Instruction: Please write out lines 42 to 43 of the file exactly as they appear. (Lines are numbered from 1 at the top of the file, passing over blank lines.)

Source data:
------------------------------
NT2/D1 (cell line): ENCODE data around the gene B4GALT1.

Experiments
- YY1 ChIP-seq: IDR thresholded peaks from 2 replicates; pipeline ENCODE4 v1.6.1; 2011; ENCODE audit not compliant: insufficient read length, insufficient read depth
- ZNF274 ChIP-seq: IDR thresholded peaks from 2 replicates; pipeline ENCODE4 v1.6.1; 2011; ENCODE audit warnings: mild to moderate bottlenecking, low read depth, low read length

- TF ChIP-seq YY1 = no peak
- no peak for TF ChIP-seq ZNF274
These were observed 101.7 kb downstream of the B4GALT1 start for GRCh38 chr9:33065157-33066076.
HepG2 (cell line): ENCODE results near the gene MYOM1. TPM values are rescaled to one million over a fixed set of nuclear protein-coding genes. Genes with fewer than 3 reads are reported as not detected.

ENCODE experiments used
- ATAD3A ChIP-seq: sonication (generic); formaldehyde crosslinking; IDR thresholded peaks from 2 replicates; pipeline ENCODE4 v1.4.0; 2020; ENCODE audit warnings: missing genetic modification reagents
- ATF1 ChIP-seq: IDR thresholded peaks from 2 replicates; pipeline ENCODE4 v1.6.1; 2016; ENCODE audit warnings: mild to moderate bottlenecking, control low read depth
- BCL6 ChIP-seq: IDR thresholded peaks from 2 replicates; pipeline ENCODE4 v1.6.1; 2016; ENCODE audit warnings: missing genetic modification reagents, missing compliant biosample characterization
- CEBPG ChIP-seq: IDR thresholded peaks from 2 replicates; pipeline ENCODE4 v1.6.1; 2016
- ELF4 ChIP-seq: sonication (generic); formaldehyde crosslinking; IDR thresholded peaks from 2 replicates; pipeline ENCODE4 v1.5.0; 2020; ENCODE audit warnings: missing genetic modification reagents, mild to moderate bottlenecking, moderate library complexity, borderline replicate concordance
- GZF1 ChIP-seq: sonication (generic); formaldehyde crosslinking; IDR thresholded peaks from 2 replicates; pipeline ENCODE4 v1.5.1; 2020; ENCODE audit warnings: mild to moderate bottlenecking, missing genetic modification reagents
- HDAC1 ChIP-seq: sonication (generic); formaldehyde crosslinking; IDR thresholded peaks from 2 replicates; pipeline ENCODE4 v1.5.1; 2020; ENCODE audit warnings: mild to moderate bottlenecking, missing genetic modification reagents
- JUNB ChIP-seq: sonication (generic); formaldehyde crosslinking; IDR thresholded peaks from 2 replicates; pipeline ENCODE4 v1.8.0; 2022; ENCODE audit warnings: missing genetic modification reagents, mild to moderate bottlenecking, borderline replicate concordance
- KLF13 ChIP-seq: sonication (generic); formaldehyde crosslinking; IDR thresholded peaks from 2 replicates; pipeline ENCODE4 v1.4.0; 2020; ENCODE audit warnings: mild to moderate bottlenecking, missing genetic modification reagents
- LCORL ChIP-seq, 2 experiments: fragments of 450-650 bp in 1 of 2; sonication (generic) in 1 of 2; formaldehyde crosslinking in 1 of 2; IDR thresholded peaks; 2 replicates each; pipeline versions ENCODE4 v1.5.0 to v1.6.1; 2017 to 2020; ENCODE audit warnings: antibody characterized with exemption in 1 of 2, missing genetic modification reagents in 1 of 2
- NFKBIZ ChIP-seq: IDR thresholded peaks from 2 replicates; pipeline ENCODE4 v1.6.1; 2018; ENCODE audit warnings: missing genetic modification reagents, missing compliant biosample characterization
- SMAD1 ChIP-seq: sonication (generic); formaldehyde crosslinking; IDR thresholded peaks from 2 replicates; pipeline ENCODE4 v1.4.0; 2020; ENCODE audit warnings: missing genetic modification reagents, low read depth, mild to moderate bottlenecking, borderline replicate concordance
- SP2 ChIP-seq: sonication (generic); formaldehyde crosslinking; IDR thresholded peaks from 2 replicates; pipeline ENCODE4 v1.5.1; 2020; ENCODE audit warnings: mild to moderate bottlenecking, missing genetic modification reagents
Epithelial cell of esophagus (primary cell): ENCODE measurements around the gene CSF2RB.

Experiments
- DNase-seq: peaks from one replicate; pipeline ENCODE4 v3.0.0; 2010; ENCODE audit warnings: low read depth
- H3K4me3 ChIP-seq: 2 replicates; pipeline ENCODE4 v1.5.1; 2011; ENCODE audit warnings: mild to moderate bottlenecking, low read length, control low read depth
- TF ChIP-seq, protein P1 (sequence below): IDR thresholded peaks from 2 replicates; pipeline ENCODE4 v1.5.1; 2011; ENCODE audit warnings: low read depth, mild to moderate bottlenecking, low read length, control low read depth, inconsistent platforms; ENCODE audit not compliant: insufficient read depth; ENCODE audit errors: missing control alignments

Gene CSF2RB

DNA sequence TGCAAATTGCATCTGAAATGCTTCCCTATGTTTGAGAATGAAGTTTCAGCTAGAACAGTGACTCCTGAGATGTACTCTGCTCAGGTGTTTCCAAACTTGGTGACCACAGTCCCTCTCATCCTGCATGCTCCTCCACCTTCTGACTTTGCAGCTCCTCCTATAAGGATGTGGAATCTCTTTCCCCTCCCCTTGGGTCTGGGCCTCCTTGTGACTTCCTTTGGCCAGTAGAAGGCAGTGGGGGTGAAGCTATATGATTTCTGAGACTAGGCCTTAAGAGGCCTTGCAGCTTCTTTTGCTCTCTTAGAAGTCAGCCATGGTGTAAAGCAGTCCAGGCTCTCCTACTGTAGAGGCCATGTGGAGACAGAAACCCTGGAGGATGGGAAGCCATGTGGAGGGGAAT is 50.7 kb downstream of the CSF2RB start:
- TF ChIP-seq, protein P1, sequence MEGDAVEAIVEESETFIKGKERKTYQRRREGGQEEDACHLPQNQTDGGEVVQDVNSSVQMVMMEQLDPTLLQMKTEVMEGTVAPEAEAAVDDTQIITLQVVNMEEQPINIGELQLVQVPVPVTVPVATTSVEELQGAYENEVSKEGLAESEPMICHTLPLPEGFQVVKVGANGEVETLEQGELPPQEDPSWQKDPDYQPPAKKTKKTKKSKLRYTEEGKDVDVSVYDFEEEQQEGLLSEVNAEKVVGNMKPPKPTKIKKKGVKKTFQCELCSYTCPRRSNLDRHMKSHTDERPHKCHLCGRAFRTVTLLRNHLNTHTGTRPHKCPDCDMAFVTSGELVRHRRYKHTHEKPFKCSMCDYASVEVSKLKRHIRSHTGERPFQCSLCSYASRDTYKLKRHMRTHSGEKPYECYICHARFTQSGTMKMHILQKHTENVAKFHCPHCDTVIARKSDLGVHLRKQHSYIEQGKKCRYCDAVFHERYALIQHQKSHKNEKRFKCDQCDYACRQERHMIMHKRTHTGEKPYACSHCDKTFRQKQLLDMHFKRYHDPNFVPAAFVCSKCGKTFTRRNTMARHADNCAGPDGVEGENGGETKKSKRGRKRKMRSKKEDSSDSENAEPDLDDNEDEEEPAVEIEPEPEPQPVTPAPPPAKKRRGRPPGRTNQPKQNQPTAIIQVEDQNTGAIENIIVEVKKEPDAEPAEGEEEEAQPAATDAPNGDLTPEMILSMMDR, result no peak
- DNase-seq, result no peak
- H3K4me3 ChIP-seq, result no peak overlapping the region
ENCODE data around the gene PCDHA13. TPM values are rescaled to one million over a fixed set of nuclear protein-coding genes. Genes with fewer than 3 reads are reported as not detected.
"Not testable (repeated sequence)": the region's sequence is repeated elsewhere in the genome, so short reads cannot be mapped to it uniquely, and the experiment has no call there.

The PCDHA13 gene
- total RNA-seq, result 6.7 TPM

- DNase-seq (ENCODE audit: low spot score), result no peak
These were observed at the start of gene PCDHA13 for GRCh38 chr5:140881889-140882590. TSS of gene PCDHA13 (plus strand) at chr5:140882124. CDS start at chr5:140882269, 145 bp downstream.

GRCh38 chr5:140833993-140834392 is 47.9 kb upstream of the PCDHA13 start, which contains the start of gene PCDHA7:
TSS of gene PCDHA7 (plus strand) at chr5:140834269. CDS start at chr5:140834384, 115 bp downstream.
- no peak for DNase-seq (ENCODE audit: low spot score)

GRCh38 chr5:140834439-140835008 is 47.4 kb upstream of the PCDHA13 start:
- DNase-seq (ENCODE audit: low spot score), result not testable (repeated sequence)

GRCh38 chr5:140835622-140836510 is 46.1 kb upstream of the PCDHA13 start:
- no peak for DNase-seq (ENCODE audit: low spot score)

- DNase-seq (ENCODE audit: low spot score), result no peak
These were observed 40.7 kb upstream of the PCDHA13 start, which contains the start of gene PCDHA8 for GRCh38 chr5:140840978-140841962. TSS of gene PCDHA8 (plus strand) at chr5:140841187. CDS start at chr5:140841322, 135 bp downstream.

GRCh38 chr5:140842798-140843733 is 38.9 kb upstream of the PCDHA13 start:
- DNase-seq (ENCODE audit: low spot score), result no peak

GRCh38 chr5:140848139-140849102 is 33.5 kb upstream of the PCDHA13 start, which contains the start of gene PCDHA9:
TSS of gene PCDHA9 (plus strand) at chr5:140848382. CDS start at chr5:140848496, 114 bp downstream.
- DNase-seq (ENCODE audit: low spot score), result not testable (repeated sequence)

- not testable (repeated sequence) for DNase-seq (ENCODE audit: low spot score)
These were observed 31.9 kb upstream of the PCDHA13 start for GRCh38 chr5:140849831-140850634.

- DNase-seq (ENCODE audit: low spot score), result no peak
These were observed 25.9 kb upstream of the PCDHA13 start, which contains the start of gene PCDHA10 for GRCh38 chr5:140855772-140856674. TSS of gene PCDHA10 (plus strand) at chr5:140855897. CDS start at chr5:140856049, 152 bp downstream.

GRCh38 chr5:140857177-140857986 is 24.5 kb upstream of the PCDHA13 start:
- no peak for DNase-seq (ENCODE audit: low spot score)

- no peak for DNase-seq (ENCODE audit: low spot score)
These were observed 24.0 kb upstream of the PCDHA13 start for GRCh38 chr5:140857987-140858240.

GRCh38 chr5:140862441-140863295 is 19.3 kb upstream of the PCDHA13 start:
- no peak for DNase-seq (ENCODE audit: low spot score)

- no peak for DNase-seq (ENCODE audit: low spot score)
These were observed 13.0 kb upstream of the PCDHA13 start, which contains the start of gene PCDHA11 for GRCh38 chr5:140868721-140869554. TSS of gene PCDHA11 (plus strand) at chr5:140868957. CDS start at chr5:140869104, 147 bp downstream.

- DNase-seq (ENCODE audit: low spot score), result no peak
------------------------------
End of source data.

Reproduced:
GRCh38 chr5:140834439-140835008 is 47.4 kb upstream of the PCDHA13 start:
- DNase-seq (ENCODE audit: low spot score), result not testable (repeated sequence)